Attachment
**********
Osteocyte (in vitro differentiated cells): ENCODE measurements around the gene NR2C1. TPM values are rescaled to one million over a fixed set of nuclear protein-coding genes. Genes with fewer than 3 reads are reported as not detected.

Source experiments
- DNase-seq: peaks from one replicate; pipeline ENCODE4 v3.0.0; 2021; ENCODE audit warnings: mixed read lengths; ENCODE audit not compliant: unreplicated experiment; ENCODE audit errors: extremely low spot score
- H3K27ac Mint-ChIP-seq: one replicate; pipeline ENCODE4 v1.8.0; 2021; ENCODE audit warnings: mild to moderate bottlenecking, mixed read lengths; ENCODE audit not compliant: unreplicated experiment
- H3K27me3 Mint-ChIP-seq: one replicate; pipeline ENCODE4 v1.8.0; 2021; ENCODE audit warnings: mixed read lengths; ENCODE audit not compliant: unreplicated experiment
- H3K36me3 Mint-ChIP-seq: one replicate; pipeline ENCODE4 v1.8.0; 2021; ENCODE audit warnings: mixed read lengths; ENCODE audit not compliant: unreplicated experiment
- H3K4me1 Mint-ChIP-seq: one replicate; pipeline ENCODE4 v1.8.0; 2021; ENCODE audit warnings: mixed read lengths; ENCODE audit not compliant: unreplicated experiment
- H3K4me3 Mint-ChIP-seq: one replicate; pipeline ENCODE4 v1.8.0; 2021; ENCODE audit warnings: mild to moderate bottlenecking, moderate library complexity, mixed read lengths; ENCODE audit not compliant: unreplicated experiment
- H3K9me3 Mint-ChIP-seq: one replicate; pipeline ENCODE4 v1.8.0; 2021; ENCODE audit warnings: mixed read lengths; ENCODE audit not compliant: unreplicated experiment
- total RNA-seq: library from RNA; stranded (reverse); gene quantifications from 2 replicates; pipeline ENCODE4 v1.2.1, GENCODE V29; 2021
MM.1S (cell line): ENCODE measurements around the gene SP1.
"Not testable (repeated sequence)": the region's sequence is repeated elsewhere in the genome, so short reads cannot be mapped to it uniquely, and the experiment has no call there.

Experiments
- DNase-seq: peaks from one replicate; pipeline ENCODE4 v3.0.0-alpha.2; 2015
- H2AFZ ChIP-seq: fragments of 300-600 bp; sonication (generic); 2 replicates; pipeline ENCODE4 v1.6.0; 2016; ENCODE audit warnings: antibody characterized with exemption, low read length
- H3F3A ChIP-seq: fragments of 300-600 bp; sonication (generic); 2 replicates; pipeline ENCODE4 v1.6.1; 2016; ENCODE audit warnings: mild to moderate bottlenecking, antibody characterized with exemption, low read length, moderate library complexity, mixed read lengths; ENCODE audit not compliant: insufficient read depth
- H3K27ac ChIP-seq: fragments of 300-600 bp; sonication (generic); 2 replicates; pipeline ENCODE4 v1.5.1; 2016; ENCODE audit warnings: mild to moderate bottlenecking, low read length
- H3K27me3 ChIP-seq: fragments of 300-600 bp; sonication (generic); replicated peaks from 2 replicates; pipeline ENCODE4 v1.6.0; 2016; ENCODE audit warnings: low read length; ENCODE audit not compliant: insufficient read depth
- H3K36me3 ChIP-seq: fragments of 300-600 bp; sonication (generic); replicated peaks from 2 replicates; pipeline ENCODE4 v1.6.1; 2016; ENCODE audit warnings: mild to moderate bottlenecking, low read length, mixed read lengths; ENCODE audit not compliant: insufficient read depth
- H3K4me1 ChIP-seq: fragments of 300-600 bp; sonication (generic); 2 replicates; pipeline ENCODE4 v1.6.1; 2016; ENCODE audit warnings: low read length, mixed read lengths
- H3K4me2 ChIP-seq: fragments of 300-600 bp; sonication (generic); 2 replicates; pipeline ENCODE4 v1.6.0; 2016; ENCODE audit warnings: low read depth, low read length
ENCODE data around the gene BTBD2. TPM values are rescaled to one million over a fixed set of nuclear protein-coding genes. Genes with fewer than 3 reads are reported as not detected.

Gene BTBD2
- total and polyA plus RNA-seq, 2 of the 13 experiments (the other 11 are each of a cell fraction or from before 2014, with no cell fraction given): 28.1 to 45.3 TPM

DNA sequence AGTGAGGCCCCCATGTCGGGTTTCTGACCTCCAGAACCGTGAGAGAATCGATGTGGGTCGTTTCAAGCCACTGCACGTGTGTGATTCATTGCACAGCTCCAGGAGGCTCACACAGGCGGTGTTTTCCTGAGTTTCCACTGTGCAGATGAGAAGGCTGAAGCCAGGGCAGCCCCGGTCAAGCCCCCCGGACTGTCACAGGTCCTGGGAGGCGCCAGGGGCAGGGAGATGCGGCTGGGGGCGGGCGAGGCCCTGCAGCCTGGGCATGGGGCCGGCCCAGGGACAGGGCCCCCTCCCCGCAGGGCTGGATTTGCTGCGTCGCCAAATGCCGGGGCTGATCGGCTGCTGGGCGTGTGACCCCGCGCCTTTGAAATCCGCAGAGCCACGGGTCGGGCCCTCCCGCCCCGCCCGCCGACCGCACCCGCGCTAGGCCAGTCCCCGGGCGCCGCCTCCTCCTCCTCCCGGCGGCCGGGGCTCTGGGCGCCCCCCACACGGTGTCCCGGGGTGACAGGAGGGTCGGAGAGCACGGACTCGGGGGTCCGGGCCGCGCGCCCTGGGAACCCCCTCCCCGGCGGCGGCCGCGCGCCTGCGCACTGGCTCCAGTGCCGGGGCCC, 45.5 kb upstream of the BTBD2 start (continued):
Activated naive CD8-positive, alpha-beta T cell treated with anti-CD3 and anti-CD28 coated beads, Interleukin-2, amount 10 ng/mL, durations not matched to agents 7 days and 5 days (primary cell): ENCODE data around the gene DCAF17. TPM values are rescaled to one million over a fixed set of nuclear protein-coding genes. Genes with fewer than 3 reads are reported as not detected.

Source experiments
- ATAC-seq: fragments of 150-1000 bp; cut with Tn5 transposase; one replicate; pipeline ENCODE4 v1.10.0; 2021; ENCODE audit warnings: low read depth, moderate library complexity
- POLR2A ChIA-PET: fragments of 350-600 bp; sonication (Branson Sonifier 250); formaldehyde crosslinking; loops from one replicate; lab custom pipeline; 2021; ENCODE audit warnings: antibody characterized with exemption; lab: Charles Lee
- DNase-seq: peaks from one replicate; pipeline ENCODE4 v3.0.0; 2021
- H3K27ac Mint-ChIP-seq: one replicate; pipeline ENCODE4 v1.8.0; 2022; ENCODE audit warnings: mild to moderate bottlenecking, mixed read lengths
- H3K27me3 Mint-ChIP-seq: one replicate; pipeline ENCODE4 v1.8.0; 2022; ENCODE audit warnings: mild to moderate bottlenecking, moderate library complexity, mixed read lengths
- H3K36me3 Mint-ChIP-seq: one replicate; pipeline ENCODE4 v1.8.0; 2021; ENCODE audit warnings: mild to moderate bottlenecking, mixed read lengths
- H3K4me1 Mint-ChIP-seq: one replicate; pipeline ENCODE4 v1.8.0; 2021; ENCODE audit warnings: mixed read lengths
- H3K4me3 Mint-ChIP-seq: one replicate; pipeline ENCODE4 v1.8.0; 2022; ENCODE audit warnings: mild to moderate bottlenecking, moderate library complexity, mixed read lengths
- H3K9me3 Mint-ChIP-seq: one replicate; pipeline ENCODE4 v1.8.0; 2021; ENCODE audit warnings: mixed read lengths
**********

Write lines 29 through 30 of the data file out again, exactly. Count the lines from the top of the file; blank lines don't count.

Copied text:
- POLR2A ChIA-PET: fragments of 350-600 bp; sonication (Branson Sonifier 250); formaldehyde crosslinking; loops from one replicate; lab custom pipeline; 2021; ENCODE audit warnings: antibody characterized with exemption; lab: Charles Lee
- DNase-seq: peaks from one replicate; pipeline ENCODE4 v3.0.0; 2021